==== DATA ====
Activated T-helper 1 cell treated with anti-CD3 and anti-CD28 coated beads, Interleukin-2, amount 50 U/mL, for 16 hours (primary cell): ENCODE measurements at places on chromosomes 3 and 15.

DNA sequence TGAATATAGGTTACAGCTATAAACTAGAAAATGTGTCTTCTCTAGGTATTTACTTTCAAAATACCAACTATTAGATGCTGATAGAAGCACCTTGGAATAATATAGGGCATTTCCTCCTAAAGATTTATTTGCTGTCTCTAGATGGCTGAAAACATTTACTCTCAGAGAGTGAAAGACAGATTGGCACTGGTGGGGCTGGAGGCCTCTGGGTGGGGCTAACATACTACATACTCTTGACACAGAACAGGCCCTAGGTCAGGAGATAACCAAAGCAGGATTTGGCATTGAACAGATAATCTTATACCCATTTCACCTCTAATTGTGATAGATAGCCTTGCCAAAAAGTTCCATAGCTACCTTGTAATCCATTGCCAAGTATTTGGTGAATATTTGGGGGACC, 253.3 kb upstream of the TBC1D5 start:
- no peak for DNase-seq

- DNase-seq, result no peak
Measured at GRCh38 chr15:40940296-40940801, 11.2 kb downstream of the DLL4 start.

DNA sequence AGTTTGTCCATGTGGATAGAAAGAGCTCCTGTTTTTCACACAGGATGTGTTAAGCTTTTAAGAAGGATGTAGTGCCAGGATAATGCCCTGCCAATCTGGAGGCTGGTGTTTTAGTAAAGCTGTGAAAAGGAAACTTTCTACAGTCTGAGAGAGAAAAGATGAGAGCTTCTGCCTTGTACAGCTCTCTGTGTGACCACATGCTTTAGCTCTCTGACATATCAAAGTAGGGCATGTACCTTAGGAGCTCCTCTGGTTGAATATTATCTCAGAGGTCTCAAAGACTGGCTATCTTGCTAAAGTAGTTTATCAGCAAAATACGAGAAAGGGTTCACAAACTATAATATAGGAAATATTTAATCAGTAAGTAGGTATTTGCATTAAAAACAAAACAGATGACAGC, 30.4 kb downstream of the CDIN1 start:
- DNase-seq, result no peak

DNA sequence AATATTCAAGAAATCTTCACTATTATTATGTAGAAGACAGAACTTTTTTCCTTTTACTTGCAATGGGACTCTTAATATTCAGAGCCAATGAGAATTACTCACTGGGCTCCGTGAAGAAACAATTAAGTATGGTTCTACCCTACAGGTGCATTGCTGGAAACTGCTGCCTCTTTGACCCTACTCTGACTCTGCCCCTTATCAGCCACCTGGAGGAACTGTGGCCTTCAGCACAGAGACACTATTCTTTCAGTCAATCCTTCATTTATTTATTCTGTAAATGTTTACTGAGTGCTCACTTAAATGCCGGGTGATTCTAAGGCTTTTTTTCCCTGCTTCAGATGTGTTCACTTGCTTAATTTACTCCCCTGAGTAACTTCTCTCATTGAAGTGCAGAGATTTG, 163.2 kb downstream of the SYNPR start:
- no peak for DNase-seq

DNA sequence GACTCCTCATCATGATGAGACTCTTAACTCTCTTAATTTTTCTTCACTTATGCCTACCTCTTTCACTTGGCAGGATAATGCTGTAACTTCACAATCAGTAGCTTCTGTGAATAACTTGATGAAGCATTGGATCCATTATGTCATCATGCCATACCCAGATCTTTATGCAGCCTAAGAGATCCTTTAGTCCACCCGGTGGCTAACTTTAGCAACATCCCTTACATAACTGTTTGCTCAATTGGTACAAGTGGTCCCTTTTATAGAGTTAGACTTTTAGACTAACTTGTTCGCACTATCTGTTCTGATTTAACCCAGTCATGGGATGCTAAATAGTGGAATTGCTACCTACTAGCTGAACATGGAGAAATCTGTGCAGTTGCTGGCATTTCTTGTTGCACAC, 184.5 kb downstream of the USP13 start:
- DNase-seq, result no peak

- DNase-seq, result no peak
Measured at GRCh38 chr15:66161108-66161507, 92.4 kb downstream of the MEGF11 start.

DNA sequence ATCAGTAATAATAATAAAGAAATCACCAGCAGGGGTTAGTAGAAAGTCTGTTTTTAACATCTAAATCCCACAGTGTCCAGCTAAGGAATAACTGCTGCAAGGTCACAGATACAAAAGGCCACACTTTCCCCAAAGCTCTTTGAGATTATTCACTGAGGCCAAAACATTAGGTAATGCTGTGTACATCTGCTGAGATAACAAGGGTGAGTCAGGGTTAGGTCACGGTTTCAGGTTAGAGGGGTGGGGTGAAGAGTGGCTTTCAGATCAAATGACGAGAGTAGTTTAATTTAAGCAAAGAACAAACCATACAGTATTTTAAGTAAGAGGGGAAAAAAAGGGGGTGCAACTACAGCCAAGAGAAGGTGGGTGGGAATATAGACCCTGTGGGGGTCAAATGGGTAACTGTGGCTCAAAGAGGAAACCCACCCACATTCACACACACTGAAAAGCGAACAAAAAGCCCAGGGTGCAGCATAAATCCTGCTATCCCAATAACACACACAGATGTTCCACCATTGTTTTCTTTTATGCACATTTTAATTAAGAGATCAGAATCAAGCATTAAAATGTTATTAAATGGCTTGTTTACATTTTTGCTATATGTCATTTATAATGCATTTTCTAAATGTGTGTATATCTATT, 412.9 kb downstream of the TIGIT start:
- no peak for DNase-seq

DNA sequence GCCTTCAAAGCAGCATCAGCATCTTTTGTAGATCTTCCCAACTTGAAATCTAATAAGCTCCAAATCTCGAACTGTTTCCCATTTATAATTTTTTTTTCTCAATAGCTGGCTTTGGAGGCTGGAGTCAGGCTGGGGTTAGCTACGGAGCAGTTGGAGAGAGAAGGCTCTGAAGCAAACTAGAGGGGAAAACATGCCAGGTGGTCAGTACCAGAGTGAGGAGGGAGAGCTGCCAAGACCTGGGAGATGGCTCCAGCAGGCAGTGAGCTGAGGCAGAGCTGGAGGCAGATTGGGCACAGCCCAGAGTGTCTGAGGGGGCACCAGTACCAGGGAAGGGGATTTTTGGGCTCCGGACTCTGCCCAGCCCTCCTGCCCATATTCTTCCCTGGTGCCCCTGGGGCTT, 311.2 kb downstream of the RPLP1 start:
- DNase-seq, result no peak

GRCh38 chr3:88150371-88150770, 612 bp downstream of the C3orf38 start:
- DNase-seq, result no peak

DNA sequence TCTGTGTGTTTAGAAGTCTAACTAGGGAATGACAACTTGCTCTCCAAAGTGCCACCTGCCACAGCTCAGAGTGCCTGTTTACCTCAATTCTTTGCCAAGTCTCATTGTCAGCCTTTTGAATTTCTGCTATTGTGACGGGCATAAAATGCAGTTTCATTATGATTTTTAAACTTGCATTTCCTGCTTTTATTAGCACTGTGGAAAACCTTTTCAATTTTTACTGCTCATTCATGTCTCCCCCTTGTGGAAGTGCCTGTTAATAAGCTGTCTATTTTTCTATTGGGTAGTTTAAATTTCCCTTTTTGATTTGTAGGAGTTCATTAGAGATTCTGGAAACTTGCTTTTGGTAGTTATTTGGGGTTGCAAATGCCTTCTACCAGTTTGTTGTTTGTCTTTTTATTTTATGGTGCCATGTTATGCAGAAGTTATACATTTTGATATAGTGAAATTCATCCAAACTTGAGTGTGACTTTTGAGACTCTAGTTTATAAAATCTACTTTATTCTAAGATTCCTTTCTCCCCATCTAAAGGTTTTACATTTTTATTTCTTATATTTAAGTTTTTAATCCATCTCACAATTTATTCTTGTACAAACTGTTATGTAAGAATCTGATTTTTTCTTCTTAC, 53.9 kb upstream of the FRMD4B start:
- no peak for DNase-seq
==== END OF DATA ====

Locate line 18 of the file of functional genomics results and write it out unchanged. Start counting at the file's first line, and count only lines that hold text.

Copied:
GRCh38 chr3:88150371-88150770, 612 bp downstream of the C3orf38 start: